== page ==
Caravaggio’s Iconic Piece, Judith Beheading Holofernes

Caravaggio’s Iconic Piece, Judith Beheading Holofernes

Caravaggio is a talented painter who was one of the founders of modern art and painting in the fifteen and sixteen hundreds. This expressive artist shown by his alarmingly realistic and religious pieces, became a very controversial but also loved figure in art. His works like “Boy with a Basket of Fruit”, “Bodied and Shadows”, “David with the Head of Goliath”, and many more of his works proved this very trait about his fascinating pieces. The artist’s focus away from beauty that can maybe deceive, his focus in art is directed to purposely create an ugly reality that emphasizes on an intensely gore-like image that really makes the viewer of the art not only think, but be stunned in awe. This presents his creative but also his gruesomely violent, sinful, and degenerate spirit. His works created the building blocks for Western art to become more realist and expressive, which influenced the work of other artists down the line, such as Théodore Géricault, Simon Vouet, Rembrandt, Peter Paul Rubens, and Diego Velázquez.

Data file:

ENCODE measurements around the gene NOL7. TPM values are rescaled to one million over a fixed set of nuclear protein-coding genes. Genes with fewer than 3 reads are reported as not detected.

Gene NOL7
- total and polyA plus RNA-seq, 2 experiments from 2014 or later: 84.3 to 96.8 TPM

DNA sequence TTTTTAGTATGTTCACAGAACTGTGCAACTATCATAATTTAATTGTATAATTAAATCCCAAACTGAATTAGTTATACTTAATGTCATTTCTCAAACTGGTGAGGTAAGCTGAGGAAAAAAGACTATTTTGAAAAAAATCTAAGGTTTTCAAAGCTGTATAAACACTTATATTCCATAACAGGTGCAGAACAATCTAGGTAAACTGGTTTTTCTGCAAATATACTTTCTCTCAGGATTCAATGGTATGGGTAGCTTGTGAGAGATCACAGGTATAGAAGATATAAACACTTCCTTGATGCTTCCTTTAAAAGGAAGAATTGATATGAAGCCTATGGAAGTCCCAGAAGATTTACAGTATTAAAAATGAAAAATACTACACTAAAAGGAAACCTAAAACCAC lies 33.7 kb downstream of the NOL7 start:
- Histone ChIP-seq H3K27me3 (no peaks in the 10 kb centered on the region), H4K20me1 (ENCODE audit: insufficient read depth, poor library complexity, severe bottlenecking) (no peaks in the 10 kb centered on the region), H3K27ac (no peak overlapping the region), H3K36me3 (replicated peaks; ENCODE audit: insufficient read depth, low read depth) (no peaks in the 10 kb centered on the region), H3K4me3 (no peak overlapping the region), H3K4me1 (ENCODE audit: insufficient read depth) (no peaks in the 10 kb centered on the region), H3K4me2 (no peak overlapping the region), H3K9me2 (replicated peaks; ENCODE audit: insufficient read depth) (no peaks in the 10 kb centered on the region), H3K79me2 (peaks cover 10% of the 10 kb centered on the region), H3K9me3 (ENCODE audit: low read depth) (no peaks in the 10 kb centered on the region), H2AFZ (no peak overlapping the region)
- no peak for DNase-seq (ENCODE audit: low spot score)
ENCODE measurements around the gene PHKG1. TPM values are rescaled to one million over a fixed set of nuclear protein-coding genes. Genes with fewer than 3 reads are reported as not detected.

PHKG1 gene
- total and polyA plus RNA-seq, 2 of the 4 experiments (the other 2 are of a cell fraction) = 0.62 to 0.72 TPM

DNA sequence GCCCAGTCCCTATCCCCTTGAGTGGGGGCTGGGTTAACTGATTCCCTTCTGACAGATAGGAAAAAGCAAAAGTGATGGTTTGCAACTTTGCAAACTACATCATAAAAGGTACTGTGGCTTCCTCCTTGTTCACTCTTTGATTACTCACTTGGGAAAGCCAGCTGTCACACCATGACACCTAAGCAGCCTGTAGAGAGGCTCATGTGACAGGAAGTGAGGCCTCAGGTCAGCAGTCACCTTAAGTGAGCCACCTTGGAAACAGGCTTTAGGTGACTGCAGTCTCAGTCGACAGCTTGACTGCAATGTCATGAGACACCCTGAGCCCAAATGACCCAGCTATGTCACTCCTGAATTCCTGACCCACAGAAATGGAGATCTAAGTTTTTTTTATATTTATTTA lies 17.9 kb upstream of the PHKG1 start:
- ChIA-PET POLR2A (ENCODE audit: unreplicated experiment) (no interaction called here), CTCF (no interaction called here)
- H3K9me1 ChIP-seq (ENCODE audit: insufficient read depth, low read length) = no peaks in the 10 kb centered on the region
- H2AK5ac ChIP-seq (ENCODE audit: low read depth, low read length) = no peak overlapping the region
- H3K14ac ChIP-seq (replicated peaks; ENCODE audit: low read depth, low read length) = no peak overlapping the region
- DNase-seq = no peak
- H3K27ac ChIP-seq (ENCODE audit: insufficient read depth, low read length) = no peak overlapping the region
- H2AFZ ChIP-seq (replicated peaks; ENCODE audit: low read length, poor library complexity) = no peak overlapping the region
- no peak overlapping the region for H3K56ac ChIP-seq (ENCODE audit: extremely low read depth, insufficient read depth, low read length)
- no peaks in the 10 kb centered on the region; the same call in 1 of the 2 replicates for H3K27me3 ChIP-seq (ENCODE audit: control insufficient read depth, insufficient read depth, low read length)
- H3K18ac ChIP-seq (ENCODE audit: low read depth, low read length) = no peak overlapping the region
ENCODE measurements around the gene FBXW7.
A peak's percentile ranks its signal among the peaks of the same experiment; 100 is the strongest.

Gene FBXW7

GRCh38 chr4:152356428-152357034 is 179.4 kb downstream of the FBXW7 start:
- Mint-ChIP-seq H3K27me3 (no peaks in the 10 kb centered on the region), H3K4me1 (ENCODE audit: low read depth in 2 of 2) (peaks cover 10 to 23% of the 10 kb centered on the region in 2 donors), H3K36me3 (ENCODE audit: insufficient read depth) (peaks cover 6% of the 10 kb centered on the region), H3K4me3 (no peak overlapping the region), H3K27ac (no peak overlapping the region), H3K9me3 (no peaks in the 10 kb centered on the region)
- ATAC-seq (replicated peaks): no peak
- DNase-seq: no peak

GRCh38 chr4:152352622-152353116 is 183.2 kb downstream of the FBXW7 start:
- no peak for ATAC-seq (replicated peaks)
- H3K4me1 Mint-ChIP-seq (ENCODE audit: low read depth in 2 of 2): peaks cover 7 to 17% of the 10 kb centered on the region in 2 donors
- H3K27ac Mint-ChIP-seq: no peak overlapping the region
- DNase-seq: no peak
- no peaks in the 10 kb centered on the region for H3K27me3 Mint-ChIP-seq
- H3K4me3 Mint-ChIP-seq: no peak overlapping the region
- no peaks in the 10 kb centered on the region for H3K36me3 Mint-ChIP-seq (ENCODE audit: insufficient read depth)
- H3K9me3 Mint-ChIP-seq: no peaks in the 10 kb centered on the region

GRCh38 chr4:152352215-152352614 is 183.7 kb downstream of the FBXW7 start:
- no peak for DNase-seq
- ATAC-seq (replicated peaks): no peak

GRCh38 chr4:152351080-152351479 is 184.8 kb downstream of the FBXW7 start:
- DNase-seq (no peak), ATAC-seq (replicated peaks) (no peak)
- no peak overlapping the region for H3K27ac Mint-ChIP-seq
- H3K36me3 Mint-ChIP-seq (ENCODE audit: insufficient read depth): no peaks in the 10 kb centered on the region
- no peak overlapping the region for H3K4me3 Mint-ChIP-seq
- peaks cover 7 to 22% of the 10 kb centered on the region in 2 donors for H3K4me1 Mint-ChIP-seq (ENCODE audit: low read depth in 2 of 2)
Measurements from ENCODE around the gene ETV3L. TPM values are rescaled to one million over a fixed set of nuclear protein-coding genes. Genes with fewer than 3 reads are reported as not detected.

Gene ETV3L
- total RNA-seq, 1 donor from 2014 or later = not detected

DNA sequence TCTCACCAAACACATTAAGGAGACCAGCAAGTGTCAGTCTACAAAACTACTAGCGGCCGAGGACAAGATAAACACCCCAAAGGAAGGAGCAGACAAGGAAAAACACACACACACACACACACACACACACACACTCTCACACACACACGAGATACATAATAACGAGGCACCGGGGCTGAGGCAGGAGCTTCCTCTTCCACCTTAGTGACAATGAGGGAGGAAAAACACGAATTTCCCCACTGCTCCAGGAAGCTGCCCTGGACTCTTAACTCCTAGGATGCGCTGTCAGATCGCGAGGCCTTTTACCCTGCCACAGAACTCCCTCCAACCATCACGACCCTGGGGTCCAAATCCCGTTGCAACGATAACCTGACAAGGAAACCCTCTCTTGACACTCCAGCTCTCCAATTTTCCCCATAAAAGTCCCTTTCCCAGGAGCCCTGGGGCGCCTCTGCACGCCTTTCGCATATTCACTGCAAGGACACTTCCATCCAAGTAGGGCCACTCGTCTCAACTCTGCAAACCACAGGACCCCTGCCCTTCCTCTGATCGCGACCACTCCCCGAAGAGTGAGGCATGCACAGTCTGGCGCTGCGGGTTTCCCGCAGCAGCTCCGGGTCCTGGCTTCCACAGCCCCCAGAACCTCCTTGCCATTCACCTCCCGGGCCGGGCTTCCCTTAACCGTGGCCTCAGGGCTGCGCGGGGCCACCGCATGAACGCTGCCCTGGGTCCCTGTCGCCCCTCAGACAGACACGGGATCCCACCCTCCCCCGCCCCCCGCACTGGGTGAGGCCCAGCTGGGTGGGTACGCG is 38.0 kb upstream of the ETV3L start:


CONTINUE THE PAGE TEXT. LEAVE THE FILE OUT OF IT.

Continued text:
One of his most renowned pieces however, was one of his numerous religious artworks, “Judith Beheading Holofernes”. The context of the piece starts with the Assyrian general under the rule of Assyrian leader Nebuchadnezzar. Holofernes was one of the military generals the king sent to the Levant region, ( Israel, Palestine, Jordan, Syria, and Lebanon ) particularly Israel. This is where Judith comes in as the violent, but clever hero of the story. Judith puts on her best look to approach the army in a peaceful manner. When she does this, Holofernes becomes smitten with her because of her beauty.

 

As the two eat and drink, Holofernes becomes intoxicated to the point where he falls asleep, not a very professional general. Because of this, Judith has the chance to decapitate the general. It is a frighteningly graphic, bloody, and violent act. This shows the courage she has for the Jewish people to kill and stop anyone who threatens their sovereignty, culture, and religion. The blood spewing everywhere, and the merciless strike, all appeal to the mixed emotions felt by viewers of this piece. Caravaggio shows that he can strongly utilize realism and emotions in any art piece.

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